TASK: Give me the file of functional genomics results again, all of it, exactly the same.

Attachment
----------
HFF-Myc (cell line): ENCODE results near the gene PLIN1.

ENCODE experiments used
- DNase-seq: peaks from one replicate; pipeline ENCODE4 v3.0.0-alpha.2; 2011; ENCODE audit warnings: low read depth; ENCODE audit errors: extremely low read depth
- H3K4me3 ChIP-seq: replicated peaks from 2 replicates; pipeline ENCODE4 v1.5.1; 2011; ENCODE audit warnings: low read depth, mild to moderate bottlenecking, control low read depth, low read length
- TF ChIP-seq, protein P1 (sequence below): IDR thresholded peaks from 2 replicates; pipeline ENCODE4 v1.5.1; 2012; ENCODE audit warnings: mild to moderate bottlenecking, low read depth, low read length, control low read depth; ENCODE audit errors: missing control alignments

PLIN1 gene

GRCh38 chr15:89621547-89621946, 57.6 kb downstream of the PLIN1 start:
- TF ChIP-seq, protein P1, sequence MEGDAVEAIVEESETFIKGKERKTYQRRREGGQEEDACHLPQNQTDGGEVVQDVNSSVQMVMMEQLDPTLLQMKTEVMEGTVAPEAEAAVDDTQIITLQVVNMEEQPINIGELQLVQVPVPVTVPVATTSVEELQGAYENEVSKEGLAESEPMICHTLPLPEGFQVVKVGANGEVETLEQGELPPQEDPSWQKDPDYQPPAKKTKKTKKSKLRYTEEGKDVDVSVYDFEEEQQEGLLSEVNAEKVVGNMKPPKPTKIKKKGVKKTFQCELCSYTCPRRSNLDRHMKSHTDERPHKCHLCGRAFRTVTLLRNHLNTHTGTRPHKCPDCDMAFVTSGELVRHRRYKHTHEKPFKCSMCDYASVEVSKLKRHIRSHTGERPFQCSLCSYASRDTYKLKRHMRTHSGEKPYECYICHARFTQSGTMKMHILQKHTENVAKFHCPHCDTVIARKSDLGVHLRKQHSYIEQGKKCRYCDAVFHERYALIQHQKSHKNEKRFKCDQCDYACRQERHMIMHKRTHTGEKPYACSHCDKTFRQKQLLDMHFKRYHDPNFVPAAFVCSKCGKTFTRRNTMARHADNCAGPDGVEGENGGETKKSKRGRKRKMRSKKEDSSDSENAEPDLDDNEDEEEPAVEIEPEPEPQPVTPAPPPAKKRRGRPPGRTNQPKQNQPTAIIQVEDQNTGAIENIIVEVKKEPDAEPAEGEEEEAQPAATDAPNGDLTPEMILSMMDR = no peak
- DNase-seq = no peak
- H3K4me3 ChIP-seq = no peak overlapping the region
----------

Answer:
HFF-Myc (cell line): ENCODE results near the gene PLIN1.

ENCODE experiments used
- DNase-seq: peaks from one replicate; pipeline ENCODE4 v3.0.0-alpha.2; 2011; ENCODE audit warnings: low read depth; ENCODE audit errors: extremely low read depth
- H3K4me3 ChIP-seq: replicated peaks from 2 replicates; pipeline ENCODE4 v1.5.1; 2011; ENCODE audit warnings: low read depth, mild to moderate bottlenecking, control low read depth, low read length
- TF ChIP-seq, protein P1 (sequence below): IDR thresholded peaks from 2 replicates; pipeline ENCODE4 v1.5.1; 2012; ENCODE audit warnings: mild to moderate bottlenecking, low read depth, low read length, control low read depth; ENCODE audit errors: missing control alignments

PLIN1 gene

GRCh38 chr15:89621547-89621946, 57.6 kb downstream of the PLIN1 start:
- TF ChIP-seq, protein P1, sequence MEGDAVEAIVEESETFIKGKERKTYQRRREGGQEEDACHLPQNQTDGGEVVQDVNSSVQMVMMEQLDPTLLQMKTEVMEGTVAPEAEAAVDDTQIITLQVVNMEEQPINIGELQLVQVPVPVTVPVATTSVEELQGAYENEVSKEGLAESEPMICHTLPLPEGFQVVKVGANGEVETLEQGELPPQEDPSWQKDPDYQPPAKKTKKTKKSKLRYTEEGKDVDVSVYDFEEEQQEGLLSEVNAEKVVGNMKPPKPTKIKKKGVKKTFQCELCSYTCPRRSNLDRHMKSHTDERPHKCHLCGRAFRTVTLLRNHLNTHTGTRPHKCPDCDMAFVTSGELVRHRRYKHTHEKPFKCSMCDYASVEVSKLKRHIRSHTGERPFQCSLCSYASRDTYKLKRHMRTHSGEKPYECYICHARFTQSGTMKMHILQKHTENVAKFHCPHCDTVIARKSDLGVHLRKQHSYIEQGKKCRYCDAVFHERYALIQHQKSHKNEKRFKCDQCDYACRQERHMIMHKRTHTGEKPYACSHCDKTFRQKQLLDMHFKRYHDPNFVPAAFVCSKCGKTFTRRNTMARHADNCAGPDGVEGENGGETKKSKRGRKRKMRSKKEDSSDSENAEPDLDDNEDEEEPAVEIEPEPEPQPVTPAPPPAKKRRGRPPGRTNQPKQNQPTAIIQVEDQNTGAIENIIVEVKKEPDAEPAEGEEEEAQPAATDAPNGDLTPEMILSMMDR = no peak
- DNase-seq = no peak
- H3K4me3 ChIP-seq = no peak overlapping the region